What's the difference between the House and the Senate? How do congressional investigations work? What is Federalist X actually about? Civics 101 is the podcast refresher course on the basics of how our democracy works. Hosted by Nick Capodice and Hannah McCarthy.Find more Civics 101 at civics101podcast.org
Right to Privacy: Griswold v Connecticut
Despite the fact that they were written in the late 19th century, morality laws were still on the books in the United States in 1965. In Connecticut, one such law prohibited the discussion, prescription and distribution of contraception. After years of trying to get the courts to scrub this law from the books, medical providers had to find a way to get the question before the highest court in the land. It wouldn’t be easy, but in the end the case would transform our notion of privacy and the role of the Supreme Court when it comes to public law.
Renee Cramer of Drake University and Elizabeth Lane of Louisiana State are our guides.
Civics Shorts: The Declaration of Independence
The Declaration of Independence laid out the reasons the United States wanted to separate from Great Britain… and the ideals on which a new nation was founded. What led to the break up? What did the document say? And who was included… and excluded?
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Mapp v Ohio
In 1957, three police officers showed up at the home of Dollree Mapp and demanded to be let in. They had no warrant. Ms. Mapp refused. This landmark case about privacy and unlawful search and seizure defines our protections under the 4th Amendment today.
This episode features Vince Warren, Executive Director for the Center for Constitutional Rights, and Boston University Law professor Tracey Maclin.
Electoral College Addendum
Today we’re revisiting one of the most requested and controversial topics from Civics 101; the electoral college. High School social studies teacher Neal Walter Young talks about some of the points he debates with his class when they dissect how we vote for the people who vote for the president.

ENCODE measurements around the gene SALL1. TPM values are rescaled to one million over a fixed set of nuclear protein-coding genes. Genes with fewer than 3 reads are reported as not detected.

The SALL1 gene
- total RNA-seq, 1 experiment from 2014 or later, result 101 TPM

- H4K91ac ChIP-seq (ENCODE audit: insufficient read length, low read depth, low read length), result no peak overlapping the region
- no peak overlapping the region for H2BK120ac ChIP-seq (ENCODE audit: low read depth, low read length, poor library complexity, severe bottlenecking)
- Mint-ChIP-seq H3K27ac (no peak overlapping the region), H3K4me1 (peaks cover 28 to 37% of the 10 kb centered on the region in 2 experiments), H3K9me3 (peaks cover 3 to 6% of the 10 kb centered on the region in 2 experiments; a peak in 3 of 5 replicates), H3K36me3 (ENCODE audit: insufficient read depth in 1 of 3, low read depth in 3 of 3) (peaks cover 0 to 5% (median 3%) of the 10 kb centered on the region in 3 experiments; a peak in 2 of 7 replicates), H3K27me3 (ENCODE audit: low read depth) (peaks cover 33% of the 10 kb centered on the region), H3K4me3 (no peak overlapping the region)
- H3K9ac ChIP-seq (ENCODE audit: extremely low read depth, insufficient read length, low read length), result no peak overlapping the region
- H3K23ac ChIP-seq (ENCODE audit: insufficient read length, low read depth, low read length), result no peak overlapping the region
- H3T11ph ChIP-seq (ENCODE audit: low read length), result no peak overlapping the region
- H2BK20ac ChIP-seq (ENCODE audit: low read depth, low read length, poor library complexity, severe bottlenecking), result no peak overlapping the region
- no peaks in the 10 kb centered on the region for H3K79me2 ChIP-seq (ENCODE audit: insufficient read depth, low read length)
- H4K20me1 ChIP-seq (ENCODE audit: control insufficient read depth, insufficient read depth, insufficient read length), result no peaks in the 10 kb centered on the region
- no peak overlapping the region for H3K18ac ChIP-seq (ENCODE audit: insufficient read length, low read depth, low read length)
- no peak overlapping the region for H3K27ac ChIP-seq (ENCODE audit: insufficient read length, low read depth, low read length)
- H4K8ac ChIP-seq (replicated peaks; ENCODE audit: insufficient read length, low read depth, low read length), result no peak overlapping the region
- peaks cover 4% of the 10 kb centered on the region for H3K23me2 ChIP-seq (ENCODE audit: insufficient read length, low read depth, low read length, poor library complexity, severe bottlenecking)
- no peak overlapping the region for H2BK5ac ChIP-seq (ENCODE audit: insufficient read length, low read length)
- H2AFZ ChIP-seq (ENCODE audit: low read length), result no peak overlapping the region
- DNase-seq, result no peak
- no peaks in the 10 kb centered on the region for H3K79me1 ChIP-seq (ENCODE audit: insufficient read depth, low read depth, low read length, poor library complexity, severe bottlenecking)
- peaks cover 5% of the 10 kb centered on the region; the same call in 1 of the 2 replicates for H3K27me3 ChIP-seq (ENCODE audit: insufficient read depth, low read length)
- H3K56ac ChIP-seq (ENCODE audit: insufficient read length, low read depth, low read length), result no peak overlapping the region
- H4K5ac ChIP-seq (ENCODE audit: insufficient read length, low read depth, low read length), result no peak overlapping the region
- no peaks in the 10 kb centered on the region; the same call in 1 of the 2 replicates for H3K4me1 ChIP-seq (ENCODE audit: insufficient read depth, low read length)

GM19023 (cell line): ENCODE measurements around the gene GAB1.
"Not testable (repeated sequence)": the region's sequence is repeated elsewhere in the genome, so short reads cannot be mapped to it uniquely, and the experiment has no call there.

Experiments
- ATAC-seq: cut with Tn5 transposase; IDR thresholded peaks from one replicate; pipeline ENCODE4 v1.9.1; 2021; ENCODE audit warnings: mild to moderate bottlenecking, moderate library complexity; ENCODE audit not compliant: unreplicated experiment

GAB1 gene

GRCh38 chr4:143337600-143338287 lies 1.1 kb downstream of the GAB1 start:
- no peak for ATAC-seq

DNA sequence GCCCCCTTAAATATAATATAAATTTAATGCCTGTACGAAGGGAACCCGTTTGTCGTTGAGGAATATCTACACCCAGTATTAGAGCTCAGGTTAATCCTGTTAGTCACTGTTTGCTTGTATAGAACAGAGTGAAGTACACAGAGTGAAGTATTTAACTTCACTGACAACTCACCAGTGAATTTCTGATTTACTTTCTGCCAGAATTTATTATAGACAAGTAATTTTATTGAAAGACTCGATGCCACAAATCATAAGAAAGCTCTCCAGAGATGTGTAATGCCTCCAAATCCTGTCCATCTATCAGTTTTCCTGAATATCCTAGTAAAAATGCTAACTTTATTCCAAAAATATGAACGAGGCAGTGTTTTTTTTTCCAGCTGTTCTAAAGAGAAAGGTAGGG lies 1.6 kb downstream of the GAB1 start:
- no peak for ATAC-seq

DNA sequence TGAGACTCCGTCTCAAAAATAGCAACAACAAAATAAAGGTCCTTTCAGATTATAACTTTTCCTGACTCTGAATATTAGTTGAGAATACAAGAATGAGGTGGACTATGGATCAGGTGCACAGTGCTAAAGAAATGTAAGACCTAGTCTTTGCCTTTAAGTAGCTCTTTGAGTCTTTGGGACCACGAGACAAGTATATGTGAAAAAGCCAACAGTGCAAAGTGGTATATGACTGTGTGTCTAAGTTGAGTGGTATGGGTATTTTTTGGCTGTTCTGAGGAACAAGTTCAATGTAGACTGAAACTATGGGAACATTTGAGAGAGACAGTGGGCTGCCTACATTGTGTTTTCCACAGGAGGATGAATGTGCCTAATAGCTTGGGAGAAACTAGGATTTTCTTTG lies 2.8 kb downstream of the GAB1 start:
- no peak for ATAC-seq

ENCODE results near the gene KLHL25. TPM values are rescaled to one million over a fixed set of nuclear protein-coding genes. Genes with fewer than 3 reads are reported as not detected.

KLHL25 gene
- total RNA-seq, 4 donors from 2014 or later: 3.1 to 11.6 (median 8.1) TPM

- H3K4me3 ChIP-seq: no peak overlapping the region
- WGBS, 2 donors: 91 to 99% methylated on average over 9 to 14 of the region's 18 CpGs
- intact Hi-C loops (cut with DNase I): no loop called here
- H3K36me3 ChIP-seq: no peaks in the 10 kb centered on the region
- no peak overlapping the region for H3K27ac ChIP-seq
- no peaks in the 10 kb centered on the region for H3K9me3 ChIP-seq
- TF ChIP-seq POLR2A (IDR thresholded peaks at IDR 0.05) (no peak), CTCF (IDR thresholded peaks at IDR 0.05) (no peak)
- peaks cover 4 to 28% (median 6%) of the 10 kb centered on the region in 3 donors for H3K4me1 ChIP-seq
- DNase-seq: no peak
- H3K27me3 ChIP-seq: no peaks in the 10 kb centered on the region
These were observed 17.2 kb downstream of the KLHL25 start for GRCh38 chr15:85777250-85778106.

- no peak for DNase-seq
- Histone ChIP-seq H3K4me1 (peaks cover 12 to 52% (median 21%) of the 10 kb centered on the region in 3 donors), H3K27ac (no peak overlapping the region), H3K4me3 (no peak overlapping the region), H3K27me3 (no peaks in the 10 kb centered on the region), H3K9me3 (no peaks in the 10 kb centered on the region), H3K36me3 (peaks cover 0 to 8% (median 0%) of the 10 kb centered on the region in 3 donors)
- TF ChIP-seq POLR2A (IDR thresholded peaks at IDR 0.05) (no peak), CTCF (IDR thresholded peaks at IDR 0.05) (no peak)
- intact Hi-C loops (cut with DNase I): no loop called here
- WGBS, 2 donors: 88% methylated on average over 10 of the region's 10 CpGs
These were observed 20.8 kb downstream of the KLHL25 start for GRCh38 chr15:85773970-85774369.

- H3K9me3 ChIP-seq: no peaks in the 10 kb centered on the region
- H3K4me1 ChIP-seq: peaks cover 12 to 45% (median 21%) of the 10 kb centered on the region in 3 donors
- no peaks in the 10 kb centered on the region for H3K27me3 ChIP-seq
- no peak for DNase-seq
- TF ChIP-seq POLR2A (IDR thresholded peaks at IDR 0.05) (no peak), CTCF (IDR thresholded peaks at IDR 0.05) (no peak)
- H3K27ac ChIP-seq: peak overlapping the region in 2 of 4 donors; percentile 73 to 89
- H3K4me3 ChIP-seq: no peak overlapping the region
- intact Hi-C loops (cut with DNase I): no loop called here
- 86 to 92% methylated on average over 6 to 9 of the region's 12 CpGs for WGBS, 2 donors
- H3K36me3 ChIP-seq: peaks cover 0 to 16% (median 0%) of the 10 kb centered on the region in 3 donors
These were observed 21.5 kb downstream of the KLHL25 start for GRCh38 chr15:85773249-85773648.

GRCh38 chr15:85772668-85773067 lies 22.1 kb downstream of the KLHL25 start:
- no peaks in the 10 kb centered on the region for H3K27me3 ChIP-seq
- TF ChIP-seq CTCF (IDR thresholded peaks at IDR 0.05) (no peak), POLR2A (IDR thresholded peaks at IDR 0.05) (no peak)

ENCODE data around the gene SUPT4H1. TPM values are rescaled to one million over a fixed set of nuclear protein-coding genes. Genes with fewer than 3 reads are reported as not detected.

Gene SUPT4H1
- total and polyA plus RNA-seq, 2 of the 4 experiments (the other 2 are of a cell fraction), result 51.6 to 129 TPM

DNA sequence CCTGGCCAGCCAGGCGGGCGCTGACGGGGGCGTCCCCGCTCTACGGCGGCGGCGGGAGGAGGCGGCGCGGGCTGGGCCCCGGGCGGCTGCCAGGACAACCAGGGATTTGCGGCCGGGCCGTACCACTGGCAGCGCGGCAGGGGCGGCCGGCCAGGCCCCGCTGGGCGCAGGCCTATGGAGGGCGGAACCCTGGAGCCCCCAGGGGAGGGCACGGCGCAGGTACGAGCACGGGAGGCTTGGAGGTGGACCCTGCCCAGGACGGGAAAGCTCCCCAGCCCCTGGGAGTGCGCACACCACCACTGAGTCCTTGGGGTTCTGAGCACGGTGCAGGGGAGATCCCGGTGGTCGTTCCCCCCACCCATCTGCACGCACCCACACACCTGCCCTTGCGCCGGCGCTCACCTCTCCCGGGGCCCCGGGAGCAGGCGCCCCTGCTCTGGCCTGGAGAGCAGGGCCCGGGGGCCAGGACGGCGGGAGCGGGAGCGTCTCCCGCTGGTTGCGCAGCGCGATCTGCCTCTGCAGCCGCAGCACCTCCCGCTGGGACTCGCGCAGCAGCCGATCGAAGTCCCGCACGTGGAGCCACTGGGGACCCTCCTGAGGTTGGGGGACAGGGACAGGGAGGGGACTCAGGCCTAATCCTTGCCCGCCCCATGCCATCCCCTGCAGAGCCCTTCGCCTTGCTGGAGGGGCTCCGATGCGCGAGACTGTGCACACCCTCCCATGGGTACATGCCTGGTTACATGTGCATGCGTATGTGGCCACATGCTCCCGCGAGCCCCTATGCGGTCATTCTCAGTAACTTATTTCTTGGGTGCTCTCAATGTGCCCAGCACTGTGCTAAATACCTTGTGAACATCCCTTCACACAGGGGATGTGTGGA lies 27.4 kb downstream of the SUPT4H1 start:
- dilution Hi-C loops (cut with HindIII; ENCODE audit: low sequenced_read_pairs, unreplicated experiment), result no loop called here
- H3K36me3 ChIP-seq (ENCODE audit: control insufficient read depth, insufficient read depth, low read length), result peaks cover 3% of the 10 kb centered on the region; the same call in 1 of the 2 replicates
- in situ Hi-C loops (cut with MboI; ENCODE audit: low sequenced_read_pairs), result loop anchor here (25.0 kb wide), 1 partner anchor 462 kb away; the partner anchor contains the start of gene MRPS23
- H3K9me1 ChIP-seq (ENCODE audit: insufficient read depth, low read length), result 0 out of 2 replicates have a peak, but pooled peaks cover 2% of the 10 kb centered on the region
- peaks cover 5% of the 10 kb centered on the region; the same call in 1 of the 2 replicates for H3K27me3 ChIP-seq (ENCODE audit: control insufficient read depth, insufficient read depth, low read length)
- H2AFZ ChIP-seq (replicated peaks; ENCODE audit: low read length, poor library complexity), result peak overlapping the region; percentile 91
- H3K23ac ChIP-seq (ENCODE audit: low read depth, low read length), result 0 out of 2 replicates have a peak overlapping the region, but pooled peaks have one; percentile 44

How a Bill (Really) Becomes a Law
Today AP Gov teacher David Olson shares his favorite episode, How a Bill (really) Becomes a Law. Here is a link to his paired lesson plan, three pages that will get anyone, student or not, up to speed.
We at Civics 101 adore Schoolhouse Rock and that sad little scrap of paper on the steps of the Capitol. But today we try to finish what they started, by diving into the messy, partisan, labyrinthine process of modern-day legislation.
This episode features the voices of Andy Wilson, Adia Samba-Quee, Alizah Ross, and Eleanor Powell.
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Insurrection, Protest, Terrorism, Sedition, Coup
When it comes to discussing the events at the Capitol building on January 6, teachers have risen to the challenge. Meredith Baker, who teaches social studies in Virginia, suggested the first step should be defining five very charged terms. And that’s what we do today.
Customer ReviewsSee All
I tell everyone (who will listen) about this podcast
If you have even a teaspoon of interest in how our Country works, listen to this podcast. They are quick bites. Easily digestible. Thought provoking. Thank you NHPR for creating this for us to enjoy!
Formerly Great Podcast Falls Further
I began listening to this podcast when it was first released. The episodes, while somewhat monotone, where well written and through. After Nick and Hannah took over, I had hope that the precast would continue its deep dives, but unfortunately the podcast quickly turned toward parroting their political views instead of teaching actual civics. I get it, it’s a popular way to get points across, but the spin makes the podcast hard to get through.
I’m just a bill
Thoroughly enjoy this podcast’s unbiased look at the history that is U.S.